County seeks public’s ideas on updating comprehensive plan for growth management

Timeline of the comprehensive plan’s update process.

Snohomish County is asking for public comments to help develop its 2024 Comprehensive Plan update. The county is currently gathering feedback to assist with creating an overarching vision statement and also regarding the State Environmental Policy Act (SEPA) scoping process for the environmental review portion of the update.

The county’s population is estimated to experience an increase of approximately 308,000 people by 2044, which is consistent with the Puget Sound Regional Council’s Vision 2050 plan for growth.

Snohomish County is in the early stages of updating its comprehensive plan as required by Washington’s Growth Management Act. The plan is comprised of four separate documents designed to help the county meet its long-term vision for land use and growth management in unincorporated areas of the county. It guides decisions on a wide range of topics and services over a 20-year time period.

Crafting the update is a measured process that will conclude in June 2024. It’s intended to plan for anticipated population increases along with meeting state and local requirements — in particular for locating over 80% of the population growth to cities and high-capacity transit areas while preserving rural areas and enhancing natural areas.

The updated elements will reflect community input as well as new data and information for transportation, parks, and recreation, housing, economic development, land use, natural environment and capital facilities.

The comprehensive plan:

– Allocates population and employment growth to various areas of the county, with a majority of growth occurring in urban growth areas

– Reduces sprawl in rural areas and maintains rural character

– Addresses housing needs of all economic segments of the population

– Supports economic development

– Conserves agricultural, forest and mineral lands of long-term commercial significance

– Protects open space, cultural and scenic resources

– Provides for parks, recreation, and capital facilities and utilities

– Develops a transportation network necessary to serve the population and employment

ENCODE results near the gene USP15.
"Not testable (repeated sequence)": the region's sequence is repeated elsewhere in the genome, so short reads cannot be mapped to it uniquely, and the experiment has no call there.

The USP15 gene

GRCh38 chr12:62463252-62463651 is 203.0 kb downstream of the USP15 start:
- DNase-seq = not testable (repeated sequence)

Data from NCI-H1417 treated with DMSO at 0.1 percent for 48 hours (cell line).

During the “scoping” phase of the plan’s update process, Snohomish County is soliciting feedback from the public about the environmental review topics, alternatives or mitigation measures that should be explored in its environmental impact statement (EIS).

An EIS is an informational document that provides the county, other agencies and the public with environmental information to be considered in the decision-making process.

The document describes proposed actions and alternatives, identifies potentially significant and unavoidable impacts, existing conditions of the study area, adverse environmental impacts that may occur if certain proposals are implemented and mitigation measures to reduce or eliminate harmful impacts.

Its emphasis is on adverse impacts and avoiding them, but the EIS can also identify potential beneficial outcomes where alternatives may improve environmental characteristics. The update can produce policies and regulations able to mitigate impacts and/or provide environmental enhancements – such as low-impact development standards that improve water quality and improving pedestrian/bike facilities.

In its current stage, the update process is intended to focus the scope of the EIS on the probable significant adverse environmental impacts and reasonable alternatives, including mitigation measures. After a draft EIS is issued, residents will also be able to comment on alternatives and their related impacts, potential mitigation and approvals required.

Those alternatives will be developed with public input to help identify different ways to meet Snohomish County’s forecasted population and employment growth — such as where to focus growth in urban centers and high-capacity transit areas.

Orienting map of Snohomish County

The draft will test three proposals using 2020 Census data for the county’s population of 827,957 as a point of reference.